Monday, 28 March 2011

Most bullies will play the Mental Health Trap, claiming their target is "mentally ill"

The serial bully is an adult on the outside but a child on the inside; he or she is like a child who has never grown up. One suspects that the bully is emotionally retarded and has a level of emotional development equivalent to a five-year-old, or less. The bully wants to enjoy the benefits of living in the adult world, but is unable and unwilling to accept the responsibilities that go with enjoying the benefits of the adult world. In short, the bully has never learnt to accept responsibility for their behaviour.
When called to account for the way they have chosen to behave, the bully instinctively exhibits this recognisable behavioural response:
a) Denial: the bully denies everything. Variations include Trivialization ("This is so trivial it's not worth talking about...") and the Fresh Start tactic ("I don't know why you're so intent on dwelling on the past" and "Look, what's past is past, I'll overlook your behaviour and we'll start afresh") - this is an abdication of responsibility by the bully and an attempt to divert and distract attention by using false conciliation. Imagine if this line of defence were available to all criminals ("Look I know I've just murdered 12 people but that's all in the past, we can't change the past, let's put it behind us, concentrate on the future so we can all get on with our lives" - this would do wonders for prison overcrowding).

b) Retaliation: the bully counterattacks. The bully quickly and seamlessly follows the denial with an aggressive counter-attack of counter-criticism or counter-allegation, often based on distortion or fabrication. Lying, deception, duplicity, hypocrisy and blame are the hallmarks of this stage. The purpose is to avoid answering the question and thus avoid accepting responsibility for their behaviour. Often the target is tempted - or coerced - into giving another long explanation to prove the bully's allegation false; by the time the explanation is complete, everybody has forgotten the original question.
Both a) and b) are delivered with aggression in the guise of assertiveness; in fact there is no assertiveness (which is about recognising and respecting the rights of oneself and others) at all. Note that explanation - of the original question - is conspicuous by its absence.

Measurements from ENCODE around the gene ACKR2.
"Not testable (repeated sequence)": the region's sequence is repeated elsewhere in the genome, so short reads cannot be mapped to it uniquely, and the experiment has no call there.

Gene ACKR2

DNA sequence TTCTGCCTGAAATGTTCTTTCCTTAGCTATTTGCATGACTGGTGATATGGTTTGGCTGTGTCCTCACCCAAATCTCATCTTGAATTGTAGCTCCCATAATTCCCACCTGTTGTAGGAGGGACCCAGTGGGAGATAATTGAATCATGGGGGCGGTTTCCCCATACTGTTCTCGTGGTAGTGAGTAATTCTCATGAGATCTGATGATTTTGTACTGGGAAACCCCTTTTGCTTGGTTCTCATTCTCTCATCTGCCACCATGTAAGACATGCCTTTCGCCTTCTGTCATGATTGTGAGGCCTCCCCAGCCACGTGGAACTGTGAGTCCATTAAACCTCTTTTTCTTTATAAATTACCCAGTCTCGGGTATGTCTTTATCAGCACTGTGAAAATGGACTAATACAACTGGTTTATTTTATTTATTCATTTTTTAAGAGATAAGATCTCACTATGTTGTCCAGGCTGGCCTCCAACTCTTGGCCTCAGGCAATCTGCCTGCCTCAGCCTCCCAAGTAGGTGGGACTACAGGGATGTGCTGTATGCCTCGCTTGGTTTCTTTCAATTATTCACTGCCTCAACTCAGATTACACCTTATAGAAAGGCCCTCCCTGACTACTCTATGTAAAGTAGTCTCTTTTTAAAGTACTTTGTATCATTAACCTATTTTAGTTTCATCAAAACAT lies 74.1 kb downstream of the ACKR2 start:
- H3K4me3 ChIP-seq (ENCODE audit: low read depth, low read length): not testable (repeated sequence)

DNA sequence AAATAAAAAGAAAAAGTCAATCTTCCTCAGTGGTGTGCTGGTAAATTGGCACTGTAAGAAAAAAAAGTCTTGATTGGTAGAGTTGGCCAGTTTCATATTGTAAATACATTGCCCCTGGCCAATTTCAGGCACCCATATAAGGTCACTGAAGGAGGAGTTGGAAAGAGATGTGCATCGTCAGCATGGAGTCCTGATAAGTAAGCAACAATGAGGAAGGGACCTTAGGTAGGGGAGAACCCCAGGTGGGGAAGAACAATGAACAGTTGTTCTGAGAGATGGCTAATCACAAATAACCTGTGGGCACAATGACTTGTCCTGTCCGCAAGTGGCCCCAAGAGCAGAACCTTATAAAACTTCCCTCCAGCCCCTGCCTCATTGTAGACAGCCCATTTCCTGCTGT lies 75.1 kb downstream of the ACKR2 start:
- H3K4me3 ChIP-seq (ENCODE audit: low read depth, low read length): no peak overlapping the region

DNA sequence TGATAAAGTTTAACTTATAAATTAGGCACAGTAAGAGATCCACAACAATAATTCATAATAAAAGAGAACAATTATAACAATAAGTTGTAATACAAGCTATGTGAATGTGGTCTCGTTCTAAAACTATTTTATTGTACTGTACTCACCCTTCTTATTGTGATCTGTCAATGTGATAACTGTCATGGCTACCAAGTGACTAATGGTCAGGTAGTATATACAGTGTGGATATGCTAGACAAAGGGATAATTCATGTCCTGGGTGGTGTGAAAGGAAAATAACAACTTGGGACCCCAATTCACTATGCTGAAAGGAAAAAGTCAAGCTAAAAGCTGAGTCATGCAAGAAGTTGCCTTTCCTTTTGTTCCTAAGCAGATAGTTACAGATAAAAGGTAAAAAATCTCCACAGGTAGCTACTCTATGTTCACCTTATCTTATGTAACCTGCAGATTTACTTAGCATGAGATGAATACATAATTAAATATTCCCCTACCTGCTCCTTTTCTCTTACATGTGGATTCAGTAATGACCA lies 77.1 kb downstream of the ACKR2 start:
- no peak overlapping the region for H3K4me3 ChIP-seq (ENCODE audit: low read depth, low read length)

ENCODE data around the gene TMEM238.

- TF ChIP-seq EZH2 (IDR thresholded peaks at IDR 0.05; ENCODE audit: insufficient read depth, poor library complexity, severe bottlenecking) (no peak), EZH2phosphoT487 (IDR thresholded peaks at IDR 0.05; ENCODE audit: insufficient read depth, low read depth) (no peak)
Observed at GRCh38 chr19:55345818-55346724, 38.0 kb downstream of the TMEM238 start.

c) Feigning victimhood: in the unlikely event of denial and counter-attack being insufficient, the bully feigns victimhood or feigns persecution by manipulating people through their emotions, especially guilt. This commonly takes the form of bursting into tears, which most people cannot handle. Variations include indulgent self-pity, feigning indignation, pretending to be "devastated", claiming they're the one being bullied or harassed, claiming to be "deeply offended", melodrama, martyrdom ("If it wasn't for me...") and a poor-me drama ("You don't know how hard it is for me ... blah blah blah ..." and "I'm the one who always has to...", "You think you're having a hard time ...", "I'm the one being bullied..."). Other tactics include manipulating people's perceptions to portray themselves as the injured party and the target as the villain of the piece. Or presenting as a false victim. Sometimes the bully will suddenly claim to be suffering "stress" and go off on long-term sick leave, although no-one can quite establish why. Alleged ill-health can also be a useful vehicle for gaining attention and sympathy.

By using this response, the bully is able to avoid answering the question and thus avoid accepting responsibility for what they have said or done. It is a pattern of behaviour learnt by about the age of 3; most children learn or are taught to grow out of this, but some are not and by adulthood, this avoidance technique has been practised to perfection.

A further advantage of the denial/counter-attack/feigning victimhood strategy is that it acts as a provocation. The target, who may have taken months to reach this stage, sees their tormentor getting away with it and is provoked into an angry and emotional outburst after which the bully says simply "There, I told you s/he was like that". Anger is one of the mechanisms by which bullies (and all abusers) control their targets. By tapping in to and obtaining an inappropriate release of pent-up anger the bully plays their master stroke and casts their victim as villain.